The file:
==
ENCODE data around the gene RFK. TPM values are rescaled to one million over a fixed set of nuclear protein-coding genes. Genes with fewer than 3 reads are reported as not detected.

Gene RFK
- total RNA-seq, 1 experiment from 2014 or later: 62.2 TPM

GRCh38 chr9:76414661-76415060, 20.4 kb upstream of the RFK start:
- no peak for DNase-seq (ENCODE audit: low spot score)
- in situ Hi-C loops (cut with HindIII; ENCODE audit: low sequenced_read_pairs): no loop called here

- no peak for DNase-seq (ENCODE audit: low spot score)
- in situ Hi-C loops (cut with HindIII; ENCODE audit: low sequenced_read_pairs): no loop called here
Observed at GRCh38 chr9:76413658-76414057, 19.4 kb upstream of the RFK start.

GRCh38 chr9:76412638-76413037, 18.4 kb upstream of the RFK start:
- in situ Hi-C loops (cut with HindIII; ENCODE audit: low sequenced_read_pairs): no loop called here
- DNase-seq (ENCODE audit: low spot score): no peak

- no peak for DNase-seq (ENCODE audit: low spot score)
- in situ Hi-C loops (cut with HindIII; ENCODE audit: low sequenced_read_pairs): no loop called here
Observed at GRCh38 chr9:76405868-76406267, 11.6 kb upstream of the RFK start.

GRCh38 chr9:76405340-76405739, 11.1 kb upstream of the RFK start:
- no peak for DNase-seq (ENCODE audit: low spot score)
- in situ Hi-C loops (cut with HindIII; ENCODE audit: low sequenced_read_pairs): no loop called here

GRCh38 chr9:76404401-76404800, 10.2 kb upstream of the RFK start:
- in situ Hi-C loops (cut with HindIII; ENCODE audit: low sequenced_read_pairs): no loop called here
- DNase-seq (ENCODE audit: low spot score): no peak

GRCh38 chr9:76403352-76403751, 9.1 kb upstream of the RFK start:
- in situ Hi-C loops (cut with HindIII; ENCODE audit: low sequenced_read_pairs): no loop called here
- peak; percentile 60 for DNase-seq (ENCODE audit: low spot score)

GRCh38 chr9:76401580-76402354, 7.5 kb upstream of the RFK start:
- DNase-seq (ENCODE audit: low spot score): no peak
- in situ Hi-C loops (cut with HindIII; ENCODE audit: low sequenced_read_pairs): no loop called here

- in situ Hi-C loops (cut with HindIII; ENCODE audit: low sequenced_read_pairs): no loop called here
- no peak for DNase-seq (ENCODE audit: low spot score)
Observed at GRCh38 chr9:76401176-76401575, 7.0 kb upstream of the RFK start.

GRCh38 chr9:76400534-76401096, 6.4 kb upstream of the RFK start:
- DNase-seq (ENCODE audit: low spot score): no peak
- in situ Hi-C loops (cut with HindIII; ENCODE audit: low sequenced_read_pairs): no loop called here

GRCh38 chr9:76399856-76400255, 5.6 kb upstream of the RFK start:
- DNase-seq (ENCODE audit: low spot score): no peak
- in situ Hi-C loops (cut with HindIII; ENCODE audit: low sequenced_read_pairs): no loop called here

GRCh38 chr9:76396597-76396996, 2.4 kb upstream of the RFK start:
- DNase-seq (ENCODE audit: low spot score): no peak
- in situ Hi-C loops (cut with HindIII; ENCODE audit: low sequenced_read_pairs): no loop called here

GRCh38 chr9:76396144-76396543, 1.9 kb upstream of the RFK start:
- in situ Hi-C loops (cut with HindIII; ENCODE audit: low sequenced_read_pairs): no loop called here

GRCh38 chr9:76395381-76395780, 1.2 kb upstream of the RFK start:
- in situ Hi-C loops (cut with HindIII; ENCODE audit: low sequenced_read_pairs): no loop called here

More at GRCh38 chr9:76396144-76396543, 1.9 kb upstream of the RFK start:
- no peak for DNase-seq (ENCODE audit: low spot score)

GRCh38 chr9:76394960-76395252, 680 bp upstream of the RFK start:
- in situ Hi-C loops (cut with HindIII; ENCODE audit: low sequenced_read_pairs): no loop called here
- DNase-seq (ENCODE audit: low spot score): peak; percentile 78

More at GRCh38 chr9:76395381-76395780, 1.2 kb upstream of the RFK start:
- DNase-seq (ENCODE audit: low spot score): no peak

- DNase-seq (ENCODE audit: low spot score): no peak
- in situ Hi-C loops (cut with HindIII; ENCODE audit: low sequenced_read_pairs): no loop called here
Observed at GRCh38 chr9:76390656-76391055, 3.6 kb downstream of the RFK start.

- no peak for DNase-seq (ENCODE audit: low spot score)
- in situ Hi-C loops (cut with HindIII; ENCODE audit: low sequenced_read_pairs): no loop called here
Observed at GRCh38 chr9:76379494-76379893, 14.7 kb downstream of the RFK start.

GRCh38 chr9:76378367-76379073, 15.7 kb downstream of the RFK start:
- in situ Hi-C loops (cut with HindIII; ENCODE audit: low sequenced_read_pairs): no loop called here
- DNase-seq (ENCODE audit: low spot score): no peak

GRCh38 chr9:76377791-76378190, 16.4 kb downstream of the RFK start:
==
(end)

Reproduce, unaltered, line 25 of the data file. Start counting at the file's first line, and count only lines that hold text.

GRCh38 chr9:76401580-76402354, 7.5 kb upstream of the RFK start: